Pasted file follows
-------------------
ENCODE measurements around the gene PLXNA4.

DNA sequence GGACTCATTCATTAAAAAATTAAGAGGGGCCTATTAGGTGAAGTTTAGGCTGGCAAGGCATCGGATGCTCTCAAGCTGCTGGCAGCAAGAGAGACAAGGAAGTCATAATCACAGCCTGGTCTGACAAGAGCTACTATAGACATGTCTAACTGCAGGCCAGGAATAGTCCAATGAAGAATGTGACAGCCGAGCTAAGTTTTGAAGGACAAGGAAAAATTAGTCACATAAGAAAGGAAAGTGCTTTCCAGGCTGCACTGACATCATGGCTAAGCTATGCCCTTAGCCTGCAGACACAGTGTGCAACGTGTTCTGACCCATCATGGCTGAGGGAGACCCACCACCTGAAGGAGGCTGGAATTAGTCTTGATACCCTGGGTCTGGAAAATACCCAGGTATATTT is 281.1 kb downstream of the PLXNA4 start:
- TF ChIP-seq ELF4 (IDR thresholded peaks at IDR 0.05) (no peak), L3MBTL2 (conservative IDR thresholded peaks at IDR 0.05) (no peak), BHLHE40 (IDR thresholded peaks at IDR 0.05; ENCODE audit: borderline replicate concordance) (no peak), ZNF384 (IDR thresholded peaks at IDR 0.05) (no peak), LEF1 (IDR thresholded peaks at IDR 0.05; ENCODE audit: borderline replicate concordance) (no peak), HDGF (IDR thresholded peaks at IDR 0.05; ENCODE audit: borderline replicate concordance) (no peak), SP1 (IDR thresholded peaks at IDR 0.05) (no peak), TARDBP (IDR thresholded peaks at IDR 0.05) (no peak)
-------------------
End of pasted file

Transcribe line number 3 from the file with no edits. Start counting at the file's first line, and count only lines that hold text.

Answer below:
- TF ChIP-seq ELF4 (IDR thresholded peaks at IDR 0.05) (no peak), L3MBTL2 (conservative IDR thresholded peaks at IDR 0.05) (no peak), BHLHE40 (IDR thresholded peaks at IDR 0.05; ENCODE audit: borderline replicate concordance) (no peak), ZNF384 (IDR thresholded peaks at IDR 0.05) (no peak), LEF1 (IDR thresholded peaks at IDR 0.05; ENCODE audit: borderline replicate concordance) (no peak), HDGF (IDR thresholded peaks at IDR 0.05; ENCODE audit: borderline replicate concordance) (no peak), SP1 (IDR thresholded peaks at IDR 0.05) (no peak), TARDBP (IDR thresholded peaks at IDR 0.05) (no peak)